BYU Law Review


JT Alston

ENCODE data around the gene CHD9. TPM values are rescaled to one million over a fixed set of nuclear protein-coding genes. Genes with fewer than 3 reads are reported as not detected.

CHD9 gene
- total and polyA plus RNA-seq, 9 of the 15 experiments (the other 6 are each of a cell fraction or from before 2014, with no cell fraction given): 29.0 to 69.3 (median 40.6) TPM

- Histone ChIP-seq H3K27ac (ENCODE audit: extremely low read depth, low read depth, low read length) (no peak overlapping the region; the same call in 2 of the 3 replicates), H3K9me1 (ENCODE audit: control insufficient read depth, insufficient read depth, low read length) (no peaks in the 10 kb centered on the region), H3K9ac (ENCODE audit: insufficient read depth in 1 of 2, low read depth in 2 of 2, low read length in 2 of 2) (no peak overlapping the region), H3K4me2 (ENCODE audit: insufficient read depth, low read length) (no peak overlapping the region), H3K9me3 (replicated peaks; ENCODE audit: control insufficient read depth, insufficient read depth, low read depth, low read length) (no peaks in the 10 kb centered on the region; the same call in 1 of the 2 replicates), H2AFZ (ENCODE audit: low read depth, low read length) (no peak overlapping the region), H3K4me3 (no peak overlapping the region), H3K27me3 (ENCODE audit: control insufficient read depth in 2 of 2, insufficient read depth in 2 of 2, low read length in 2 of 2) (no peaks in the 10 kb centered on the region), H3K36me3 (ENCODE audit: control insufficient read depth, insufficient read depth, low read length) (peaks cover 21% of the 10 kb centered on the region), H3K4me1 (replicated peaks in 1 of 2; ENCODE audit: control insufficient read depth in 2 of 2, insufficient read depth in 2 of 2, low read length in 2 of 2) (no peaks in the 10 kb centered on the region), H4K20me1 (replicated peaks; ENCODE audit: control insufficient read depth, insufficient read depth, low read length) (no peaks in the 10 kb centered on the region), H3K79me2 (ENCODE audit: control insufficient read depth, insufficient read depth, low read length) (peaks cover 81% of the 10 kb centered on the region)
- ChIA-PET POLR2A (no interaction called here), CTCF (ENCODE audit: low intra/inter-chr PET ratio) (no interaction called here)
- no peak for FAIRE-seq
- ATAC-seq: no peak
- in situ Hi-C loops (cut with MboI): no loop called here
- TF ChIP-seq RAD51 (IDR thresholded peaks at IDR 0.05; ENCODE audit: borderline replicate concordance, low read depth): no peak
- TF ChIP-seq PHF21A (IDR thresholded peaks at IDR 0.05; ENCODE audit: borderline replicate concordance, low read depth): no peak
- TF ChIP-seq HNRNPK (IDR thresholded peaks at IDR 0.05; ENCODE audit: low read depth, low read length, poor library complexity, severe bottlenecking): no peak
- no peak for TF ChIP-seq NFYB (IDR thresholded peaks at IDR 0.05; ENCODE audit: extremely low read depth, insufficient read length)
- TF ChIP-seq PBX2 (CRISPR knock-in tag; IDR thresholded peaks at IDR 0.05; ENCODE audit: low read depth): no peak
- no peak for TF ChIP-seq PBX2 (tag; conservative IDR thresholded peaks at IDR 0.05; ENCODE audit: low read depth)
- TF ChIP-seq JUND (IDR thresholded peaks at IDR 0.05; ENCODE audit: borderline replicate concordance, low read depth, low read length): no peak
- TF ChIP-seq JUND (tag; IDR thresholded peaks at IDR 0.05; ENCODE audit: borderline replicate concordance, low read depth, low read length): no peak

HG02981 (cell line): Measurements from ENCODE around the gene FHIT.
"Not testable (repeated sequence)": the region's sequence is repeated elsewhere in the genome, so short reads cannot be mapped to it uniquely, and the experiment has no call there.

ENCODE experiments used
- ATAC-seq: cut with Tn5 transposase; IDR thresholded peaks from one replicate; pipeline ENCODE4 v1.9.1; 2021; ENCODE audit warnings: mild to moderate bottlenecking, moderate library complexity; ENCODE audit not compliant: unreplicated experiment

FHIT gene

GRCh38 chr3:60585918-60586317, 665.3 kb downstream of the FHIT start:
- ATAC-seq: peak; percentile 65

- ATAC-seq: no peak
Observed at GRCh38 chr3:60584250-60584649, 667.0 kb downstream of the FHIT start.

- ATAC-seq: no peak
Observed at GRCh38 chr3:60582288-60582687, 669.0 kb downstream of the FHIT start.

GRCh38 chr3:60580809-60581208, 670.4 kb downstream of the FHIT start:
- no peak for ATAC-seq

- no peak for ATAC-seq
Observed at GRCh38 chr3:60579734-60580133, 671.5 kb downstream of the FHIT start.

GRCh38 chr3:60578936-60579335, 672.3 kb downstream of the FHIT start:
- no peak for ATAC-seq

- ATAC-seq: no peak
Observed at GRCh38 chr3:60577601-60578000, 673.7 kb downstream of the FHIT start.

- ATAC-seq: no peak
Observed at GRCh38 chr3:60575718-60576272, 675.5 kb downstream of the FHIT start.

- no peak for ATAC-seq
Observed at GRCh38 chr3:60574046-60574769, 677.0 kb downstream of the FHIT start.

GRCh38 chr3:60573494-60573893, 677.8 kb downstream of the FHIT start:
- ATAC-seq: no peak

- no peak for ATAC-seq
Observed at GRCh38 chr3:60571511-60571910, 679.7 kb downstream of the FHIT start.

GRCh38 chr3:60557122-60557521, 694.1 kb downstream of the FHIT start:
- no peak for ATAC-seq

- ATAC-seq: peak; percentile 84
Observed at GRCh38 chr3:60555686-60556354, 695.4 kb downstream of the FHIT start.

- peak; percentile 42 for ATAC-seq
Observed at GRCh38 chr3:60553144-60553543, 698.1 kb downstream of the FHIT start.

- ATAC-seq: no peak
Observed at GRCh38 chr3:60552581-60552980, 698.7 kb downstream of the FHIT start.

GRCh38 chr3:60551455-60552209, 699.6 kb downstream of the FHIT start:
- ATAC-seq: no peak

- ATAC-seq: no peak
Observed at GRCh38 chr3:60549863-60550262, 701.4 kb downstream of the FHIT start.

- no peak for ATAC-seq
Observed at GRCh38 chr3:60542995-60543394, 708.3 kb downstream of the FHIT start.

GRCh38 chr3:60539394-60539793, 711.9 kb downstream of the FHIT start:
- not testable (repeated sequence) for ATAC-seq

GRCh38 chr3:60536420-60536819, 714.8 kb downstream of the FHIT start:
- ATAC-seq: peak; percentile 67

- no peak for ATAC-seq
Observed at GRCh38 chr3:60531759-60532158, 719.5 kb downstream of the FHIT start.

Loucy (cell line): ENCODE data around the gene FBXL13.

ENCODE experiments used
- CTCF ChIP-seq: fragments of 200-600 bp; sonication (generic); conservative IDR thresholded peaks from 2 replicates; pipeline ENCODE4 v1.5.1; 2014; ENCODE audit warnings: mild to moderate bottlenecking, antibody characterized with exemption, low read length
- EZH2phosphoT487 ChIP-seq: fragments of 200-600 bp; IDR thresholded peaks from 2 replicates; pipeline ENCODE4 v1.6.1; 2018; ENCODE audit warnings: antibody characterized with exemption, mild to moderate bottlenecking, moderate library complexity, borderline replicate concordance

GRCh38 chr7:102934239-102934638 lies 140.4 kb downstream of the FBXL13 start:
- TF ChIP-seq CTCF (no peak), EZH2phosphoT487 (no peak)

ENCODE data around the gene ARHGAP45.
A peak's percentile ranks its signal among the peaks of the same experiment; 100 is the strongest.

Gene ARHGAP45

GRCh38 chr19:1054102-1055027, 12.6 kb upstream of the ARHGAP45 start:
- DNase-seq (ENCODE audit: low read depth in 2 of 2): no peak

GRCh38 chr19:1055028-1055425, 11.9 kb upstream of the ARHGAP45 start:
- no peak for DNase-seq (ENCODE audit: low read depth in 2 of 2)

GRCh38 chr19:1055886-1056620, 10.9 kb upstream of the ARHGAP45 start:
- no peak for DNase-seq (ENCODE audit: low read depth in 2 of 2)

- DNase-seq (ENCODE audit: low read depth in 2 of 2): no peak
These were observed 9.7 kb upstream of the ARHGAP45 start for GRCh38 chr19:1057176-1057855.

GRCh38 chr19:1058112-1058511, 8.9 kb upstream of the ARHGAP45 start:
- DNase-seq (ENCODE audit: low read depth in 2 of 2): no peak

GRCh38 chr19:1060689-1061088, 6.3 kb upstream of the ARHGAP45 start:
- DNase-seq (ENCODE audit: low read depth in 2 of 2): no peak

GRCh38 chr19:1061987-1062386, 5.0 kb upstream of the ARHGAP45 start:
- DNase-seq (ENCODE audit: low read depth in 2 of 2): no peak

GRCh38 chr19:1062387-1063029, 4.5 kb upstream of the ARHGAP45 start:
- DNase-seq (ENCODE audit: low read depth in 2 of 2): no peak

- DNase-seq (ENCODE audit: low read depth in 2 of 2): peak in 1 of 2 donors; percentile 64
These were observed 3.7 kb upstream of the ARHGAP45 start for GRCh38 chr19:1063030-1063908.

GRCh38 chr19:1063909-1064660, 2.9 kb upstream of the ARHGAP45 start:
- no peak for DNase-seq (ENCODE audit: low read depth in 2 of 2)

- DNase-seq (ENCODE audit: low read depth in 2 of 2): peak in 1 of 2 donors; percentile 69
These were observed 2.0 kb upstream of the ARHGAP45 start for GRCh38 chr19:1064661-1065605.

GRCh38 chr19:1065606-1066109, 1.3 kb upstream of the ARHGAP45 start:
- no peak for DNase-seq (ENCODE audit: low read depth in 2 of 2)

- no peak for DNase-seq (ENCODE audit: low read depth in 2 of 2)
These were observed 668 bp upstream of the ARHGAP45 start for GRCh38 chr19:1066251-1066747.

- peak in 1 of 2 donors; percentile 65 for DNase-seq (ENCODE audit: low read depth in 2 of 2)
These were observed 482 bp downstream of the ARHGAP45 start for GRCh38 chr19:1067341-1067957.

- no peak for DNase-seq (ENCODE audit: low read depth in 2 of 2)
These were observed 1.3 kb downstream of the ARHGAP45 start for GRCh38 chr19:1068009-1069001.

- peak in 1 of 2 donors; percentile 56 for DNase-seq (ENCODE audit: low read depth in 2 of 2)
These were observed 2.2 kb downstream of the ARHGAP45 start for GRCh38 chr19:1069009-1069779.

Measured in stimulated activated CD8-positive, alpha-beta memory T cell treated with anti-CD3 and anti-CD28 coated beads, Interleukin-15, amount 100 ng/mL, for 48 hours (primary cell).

The tax deduction for charitable contributions has existed in the Internal Revenue Code in some form since the early 1900s. While the charitable deduction has been preserved in the U.S. tax code for more than 100 years, the Tax Cuts and Jobs Act (TCJA) of December 2017 threatens charities by removing the tax incentive to donate to charity from all but the wealthiest taxpayers. Both charities and nonprofits play a vital role in the U.S. economy by providing some goods and services more efficiently than the public or private sectors. In this Note I explore the role of nonprofits in the U.S. economy and how the federal government has used tax incentives to encourage taxpayers to donate to charities. I describe how new changes in TCJA, including doubling the standard deduction, increasing the estate tax exemption, capping the state and local tax deduction, and lowering the income tax rates, remove the tax incentives for most individual taxpayers to donate to charity. I then propose solutions to the problems that TCJA created for charities. I submit that a carefully constructed universal charitable deduction could be a fiscally efficient subsidy. TCJA created an uncertain future for the nonprofit sector. Implementing the proposals in this Note could help preserve the future of the nonprofit sector in the United States by making the tax incentive to give to charity available to all taxpayers.


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